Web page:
The NPCL does not currently permit electronic notice of meetings of members; notice of such meetings may only be given personally or by mail. The State Bar Proposal would bring the NPCL into the 21st century by permitting electronic notice of meetings and electronic waivers of notice of meetings of members and also by clarifying that corporations may provide information required to be presented to members in any format in which such information is maintained by the corporation. The Committee recommends that these aspects of the State Bar Proposal be adopted immediately.
In contrast to the NPCL, Delaware law currently permits meetings of members of non-profit corporations to be held by means of remote communications technology and allows written consents of members to be transmitted electronically. Including such provisions in the NPCL would facilitate the operation of membership corporations in New York and the Committee recommends that such provisions be adopted.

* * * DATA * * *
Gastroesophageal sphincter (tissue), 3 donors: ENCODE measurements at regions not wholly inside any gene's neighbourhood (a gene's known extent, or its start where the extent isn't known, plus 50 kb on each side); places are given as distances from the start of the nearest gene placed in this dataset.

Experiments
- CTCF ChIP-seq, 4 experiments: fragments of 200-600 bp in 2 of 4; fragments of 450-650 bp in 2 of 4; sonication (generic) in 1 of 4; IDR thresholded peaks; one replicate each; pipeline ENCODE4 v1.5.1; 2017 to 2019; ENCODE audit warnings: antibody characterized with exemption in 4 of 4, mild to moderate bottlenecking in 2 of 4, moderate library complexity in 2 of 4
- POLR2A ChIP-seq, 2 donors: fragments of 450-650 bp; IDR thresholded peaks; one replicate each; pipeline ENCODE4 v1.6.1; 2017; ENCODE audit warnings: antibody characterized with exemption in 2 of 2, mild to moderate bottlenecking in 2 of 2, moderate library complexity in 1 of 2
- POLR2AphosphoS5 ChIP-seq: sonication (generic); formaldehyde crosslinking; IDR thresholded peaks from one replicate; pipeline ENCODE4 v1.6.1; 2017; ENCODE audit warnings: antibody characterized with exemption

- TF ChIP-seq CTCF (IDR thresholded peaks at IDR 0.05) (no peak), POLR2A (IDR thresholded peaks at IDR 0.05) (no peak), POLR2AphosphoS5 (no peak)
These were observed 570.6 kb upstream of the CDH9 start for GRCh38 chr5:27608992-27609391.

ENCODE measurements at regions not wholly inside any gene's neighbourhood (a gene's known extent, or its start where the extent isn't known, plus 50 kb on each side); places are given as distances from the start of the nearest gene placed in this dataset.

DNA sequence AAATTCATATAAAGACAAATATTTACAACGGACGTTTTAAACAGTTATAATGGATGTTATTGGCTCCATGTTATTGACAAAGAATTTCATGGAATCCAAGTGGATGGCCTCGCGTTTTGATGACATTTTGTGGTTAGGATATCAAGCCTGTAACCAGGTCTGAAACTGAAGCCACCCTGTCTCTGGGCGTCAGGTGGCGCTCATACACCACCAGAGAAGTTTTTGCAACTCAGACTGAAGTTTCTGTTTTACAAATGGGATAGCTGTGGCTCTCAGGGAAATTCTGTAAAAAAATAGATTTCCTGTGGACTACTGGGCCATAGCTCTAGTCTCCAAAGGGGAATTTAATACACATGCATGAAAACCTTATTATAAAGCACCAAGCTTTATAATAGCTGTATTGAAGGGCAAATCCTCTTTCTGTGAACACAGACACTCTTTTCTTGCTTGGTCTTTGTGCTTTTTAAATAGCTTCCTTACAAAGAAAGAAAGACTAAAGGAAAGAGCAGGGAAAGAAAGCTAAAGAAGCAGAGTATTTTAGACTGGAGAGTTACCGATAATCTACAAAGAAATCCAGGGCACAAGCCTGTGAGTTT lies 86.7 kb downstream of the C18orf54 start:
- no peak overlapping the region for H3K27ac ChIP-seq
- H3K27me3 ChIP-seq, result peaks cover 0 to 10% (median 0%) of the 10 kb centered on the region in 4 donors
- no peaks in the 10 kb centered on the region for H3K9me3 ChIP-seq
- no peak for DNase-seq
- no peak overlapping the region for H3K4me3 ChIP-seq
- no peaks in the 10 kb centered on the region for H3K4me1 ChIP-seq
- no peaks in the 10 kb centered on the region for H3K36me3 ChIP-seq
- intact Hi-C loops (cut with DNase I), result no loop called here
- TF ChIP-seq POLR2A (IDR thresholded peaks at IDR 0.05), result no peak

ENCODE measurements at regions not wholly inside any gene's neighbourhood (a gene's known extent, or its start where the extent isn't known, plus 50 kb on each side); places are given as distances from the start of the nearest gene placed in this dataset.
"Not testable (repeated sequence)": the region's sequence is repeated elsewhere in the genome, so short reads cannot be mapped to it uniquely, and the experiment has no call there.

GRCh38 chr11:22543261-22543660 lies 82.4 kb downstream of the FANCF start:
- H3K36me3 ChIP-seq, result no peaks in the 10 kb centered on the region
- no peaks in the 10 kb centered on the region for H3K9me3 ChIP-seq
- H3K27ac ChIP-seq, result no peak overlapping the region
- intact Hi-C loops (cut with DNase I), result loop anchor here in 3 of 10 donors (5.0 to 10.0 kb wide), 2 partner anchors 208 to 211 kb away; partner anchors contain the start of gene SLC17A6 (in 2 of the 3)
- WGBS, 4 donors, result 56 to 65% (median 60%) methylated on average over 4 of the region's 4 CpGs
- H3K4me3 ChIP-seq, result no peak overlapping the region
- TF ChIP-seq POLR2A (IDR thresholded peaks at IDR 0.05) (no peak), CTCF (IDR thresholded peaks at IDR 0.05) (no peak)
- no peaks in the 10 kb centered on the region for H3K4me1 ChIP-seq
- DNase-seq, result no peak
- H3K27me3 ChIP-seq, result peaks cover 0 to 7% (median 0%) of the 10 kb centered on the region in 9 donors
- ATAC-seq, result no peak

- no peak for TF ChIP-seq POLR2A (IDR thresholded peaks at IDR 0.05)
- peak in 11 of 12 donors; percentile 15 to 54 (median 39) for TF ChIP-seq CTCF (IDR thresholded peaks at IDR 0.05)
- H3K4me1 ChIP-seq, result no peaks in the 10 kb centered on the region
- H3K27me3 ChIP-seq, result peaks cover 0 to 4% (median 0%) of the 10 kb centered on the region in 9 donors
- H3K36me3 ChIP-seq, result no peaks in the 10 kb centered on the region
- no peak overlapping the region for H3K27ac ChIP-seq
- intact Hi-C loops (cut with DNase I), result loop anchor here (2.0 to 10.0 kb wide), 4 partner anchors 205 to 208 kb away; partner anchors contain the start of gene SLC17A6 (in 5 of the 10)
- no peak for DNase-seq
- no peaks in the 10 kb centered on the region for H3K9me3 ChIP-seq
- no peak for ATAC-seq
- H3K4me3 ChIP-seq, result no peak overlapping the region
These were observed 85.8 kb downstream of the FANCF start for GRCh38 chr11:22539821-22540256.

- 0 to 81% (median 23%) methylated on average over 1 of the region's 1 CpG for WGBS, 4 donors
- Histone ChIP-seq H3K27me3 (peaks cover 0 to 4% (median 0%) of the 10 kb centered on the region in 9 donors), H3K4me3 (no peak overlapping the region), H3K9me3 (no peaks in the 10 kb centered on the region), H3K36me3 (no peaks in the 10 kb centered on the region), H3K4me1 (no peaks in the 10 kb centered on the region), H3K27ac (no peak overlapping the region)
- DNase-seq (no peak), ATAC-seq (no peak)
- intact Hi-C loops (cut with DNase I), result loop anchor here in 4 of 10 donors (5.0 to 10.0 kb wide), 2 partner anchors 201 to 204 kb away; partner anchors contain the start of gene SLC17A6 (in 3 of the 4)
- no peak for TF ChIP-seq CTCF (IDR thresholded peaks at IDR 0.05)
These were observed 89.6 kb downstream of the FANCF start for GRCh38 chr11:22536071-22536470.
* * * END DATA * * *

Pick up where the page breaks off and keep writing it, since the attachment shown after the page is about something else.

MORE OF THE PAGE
Non-profit organizations are increasingly mobile and able to locate themselves where it is convenient to do so. New York’s archaic and troublesome regulatory scheme for non-profit corporations deters many practitioners from incorporating organizations in New York. Reform of the NPCL is needed to protect against the erosion of New York’s vital non-profit sector.
Although any major overhaul of the NPCL would require significant public dialogue and consideration, the adoption of the few, discrete reforms described in this report would provide significant relief to many organizations without raising a number of the substantive concerns that would be involved with more comprehensive change. These particular reforms represent some of the more urgent needs of New York’s non- profit sector, and the Non-Profit Organizations Committee encourages the New York State Legislature to adopt such reforms to maintain and enhance the vibrancy and diversity of that sector.